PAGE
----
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Tuesday, January 02, 2007 3:33 PM ET
Another subprime lender down for the count
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Mortgage Lenders Network USA Inc.Middletown, Connecticut
Ameriquest Mortgage Co.Orange, California
Countrywide Financial Corp.Calabasas, California

Mortgage Lenders Network USA Inc. is apparently the latest in a series of mortgage lenders that target subprime customers to succumb to a difficult operating environment after engaging in a rapid expansion.

The Middletown, Conn.-based company, which specialized in nonconforming and Alt-A products, "is not currently funding loans or accepting new loan applications through the prime and nonprime operating units," according to a recording on the main phone line for its Southeast regional office. "We are currently exploring strategic alternatives for the wholesale business line."

The recording went on to refer callers seeking information about loans in the pipeline to business development managers. Calls placed Jan. 2 to other Mortgage Lenders Network offices were not answered.

The news follows a statement issued Dec. 8 by CEO Mitchell Heffernan, amid market rumors about Mortgage Lenders Network's liquidity position, that the company was actively accepting loan submissions as well as engaging in loan funding and servicing.

"As we look to 2007 and beyond, MLN continues its growth and expansion with the construction of our new corporate headquarters in Wallingford, Conn., and the opening of new facilities in our regional operations throughout the U.S.," Heffernan said in that statement.

The company ranked as the 15th-largest originator of subprime loans during the third quarter, according to a National Mortgage News survey, with volume totaling nearly $3 billion. It ranked one spot above Ownit Mortgage Solutions, which closed Dec. 7 and filed for protection under Chapter 11 of the U.S. Bankruptcy Code on Dec. 28.

Mortgage Lenders Network's volume soared in 2006 even as the industry's challenges related to repurchase requests triggered by early payment defaults and other credit-related issues mounted. The company's originations through the first half of 2006 exceeded levels in the year-earlier period by 232%, according to National Mortgage News, and the Mortgage Lenders Network Web site still offered at press time an outline for full-year originations of more than $12.1 billion and a servicing portfolio valued at $15.6 billion.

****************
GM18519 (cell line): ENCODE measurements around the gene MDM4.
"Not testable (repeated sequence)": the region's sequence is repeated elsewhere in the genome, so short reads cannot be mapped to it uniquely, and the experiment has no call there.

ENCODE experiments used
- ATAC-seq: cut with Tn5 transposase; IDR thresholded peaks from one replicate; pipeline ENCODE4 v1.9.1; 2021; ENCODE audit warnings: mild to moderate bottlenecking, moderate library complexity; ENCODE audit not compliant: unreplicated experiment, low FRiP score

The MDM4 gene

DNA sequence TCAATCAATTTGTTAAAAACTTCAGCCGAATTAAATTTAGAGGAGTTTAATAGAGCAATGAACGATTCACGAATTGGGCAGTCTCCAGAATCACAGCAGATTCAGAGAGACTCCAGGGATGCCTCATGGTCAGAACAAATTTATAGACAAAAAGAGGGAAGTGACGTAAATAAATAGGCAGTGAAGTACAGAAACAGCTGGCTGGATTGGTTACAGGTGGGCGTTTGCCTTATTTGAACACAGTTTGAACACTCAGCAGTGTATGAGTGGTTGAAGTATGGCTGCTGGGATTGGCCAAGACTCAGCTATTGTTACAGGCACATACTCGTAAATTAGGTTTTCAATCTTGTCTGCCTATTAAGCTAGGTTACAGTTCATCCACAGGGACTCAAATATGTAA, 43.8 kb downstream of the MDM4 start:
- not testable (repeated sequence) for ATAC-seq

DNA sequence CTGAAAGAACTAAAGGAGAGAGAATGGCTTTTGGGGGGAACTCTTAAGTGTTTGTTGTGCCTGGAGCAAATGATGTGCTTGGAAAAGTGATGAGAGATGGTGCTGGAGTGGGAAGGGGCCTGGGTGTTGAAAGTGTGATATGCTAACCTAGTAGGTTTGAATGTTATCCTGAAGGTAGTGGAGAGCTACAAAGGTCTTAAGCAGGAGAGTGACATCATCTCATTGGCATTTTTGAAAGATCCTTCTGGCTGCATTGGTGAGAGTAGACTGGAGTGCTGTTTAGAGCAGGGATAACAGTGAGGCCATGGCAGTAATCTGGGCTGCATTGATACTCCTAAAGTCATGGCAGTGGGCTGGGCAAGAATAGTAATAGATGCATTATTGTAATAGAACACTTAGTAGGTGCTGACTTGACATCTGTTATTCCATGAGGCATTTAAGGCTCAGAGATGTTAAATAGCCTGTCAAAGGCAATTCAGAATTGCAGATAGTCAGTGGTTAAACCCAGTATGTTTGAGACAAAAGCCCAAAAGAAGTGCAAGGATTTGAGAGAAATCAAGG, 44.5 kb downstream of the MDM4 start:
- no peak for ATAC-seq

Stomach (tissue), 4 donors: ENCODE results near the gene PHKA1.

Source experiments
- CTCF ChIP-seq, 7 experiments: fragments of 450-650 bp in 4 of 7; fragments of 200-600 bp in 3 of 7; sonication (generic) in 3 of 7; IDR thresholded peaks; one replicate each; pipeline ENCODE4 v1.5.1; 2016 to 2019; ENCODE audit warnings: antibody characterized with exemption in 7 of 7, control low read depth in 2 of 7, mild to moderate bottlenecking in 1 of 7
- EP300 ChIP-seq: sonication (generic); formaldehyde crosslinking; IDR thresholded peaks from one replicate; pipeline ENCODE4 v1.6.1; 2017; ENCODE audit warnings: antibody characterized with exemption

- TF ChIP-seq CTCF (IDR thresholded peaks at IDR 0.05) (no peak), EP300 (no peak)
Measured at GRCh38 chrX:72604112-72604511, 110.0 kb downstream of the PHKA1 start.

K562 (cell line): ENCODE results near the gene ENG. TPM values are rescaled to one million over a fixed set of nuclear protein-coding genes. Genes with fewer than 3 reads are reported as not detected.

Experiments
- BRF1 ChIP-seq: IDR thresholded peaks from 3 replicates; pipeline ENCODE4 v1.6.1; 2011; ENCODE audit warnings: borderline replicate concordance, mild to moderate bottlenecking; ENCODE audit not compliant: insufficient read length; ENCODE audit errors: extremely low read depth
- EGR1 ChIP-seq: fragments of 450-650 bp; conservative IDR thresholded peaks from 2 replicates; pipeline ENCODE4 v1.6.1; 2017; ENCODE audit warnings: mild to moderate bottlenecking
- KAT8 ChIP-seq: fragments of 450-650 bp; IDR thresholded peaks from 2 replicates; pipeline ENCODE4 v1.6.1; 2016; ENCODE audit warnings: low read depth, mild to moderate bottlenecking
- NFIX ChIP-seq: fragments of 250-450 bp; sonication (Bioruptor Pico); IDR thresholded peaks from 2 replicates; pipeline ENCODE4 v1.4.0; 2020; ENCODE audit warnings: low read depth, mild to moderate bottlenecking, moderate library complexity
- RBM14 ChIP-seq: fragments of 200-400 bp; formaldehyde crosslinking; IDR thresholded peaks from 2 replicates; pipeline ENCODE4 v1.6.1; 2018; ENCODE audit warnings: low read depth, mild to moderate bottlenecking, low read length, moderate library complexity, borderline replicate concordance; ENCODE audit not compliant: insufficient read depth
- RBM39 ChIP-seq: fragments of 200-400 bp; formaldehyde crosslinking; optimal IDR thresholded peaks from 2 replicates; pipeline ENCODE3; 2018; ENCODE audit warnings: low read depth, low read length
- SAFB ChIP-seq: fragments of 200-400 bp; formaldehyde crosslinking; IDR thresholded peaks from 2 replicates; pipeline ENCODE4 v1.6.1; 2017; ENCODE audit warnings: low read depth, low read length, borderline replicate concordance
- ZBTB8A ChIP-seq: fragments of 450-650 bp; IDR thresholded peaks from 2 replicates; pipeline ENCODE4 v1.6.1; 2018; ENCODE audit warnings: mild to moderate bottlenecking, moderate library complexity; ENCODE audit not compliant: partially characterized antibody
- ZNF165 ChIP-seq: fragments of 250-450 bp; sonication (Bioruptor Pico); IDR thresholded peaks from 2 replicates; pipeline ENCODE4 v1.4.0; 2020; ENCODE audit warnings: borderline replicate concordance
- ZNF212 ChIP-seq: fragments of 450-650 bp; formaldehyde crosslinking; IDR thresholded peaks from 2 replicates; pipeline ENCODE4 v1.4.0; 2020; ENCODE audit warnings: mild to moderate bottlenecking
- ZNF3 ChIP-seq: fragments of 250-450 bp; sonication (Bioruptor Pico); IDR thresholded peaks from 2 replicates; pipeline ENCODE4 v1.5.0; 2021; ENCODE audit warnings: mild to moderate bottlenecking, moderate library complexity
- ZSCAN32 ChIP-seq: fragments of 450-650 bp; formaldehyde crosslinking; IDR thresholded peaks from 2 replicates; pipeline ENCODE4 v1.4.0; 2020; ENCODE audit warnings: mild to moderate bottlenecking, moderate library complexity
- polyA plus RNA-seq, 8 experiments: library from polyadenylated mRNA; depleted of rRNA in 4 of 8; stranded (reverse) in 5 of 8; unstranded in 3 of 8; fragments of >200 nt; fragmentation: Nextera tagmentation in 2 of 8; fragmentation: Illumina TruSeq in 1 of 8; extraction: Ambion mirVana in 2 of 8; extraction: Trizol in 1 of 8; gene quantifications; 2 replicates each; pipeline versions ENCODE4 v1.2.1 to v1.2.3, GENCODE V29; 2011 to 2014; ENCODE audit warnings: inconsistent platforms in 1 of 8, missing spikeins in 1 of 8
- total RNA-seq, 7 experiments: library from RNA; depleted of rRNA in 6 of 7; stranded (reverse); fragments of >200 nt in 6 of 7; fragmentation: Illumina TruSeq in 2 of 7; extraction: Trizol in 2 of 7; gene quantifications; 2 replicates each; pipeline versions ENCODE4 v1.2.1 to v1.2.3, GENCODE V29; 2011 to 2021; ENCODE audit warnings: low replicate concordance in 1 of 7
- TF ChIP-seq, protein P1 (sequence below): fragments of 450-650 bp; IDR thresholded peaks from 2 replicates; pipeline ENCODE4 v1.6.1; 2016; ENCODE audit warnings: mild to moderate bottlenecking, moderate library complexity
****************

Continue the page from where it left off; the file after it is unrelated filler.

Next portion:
According to SNL data, Mortgage Lenders Network originated $4.9 billion in mortgages in 2005. It ranked among the top 35 funders in each of Massachusetts, New Hampshire, Connecticut, Rhode Island, Vermont and Maine, according to Home Mortgage Disclosure Act data now available on SNL Interactive.

Other subprime wholesalers to close in December included Harbourton Mortgage Investment Corp. and Sebring Capital Partners LP. Numerous other companies in the industry have sold, or are seeking to sell, their operations. Mortgage Lenders Network is joined on the selling block by some of the subprime sector's leading originators, including Ameriquest Mortgage Co. and H&R Block Inc. unit Option One Mortgage Corp. Merrill Lynch & Co. Inc. said on Jan. 2 that it completed its acquisition of First Franklin Financial Cos. Inc., another leading subprime lender, effective Dec. 30.

If Ownit's bankruptcy petition is any indication, repurchases are the main culprit behind the subprime industry's financial woes. Of the creditors holding Ownit's 20 largest unsecured claims, 12 listed repurchase requests as the nature of their claim. Merrill Lynch unit Merrill Lynch LP Holdings Inc. is Ownit's largest creditor, with claims totaling just under $93 million. Terwin Advisors LLC, a company said to be engaged in the acquisition of prime, subprime and underperforming residential mortgage loans, as well as seasoned performing mortgages, was a distant second, with claims of $19 million. Affiliates of Credit Suisse Group, JPMorgan Chase & Co. and Countrywide Financial Corp. rounded out the top five, all listing repurchase requests as the nature of their claims.

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